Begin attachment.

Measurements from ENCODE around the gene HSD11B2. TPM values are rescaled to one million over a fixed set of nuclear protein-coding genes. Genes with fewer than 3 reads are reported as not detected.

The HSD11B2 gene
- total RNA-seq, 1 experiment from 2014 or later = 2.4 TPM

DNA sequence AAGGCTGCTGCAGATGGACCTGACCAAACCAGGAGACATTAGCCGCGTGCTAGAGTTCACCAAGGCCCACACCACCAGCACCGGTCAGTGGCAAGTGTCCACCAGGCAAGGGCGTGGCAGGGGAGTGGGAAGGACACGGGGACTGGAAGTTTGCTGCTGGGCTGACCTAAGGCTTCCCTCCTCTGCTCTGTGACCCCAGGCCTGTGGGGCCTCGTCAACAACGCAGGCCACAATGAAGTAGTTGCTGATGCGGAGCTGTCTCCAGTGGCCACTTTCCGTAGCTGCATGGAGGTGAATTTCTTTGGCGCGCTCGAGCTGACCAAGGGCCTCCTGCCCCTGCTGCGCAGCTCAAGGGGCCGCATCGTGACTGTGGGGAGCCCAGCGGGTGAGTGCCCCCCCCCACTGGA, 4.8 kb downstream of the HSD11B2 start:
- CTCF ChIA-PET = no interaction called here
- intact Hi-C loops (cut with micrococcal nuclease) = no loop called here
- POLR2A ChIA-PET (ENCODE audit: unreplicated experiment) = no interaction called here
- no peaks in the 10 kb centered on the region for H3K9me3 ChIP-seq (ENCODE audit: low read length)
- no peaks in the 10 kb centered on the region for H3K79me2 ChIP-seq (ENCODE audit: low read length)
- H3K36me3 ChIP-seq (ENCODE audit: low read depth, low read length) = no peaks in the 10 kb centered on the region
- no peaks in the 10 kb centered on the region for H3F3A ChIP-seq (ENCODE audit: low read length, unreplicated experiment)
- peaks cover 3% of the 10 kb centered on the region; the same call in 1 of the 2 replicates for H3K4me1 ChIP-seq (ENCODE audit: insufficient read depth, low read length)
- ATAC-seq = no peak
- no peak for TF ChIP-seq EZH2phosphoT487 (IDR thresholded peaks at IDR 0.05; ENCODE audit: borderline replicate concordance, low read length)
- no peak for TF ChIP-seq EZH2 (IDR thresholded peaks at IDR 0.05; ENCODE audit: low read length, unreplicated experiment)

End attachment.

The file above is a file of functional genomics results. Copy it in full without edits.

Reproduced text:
Measurements from ENCODE around the gene HSD11B2. TPM values are rescaled to one million over a fixed set of nuclear protein-coding genes. Genes with fewer than 3 reads are reported as not detected.

The HSD11B2 gene
- total RNA-seq, 1 experiment from 2014 or later = 2.4 TPM

DNA sequence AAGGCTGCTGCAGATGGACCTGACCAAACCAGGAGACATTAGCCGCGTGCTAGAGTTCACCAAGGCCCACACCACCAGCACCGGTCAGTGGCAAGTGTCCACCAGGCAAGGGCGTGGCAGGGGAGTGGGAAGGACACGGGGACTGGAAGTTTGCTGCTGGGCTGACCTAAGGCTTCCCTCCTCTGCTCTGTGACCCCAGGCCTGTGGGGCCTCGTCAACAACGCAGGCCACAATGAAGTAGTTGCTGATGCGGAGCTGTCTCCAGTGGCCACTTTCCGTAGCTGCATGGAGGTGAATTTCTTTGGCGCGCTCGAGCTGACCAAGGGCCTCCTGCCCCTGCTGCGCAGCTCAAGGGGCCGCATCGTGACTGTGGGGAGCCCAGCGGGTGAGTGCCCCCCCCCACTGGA, 4.8 kb downstream of the HSD11B2 start:
- CTCF ChIA-PET = no interaction called here
- intact Hi-C loops (cut with micrococcal nuclease) = no loop called here
- POLR2A ChIA-PET (ENCODE audit: unreplicated experiment) = no interaction called here
- no peaks in the 10 kb centered on the region for H3K9me3 ChIP-seq (ENCODE audit: low read length)
- no peaks in the 10 kb centered on the region for H3K79me2 ChIP-seq (ENCODE audit: low read length)
- H3K36me3 ChIP-seq (ENCODE audit: low read depth, low read length) = no peaks in the 10 kb centered on the region
- no peaks in the 10 kb centered on the region for H3F3A ChIP-seq (ENCODE audit: low read length, unreplicated experiment)
- peaks cover 3% of the 10 kb centered on the region; the same call in 1 of the 2 replicates for H3K4me1 ChIP-seq (ENCODE audit: insufficient read depth, low read length)
- ATAC-seq = no peak
- no peak for TF ChIP-seq EZH2phosphoT487 (IDR thresholded peaks at IDR 0.05; ENCODE audit: borderline replicate concordance, low read length)
- no peak for TF ChIP-seq EZH2 (IDR thresholded peaks at IDR 0.05; ENCODE audit: low read length, unreplicated experiment)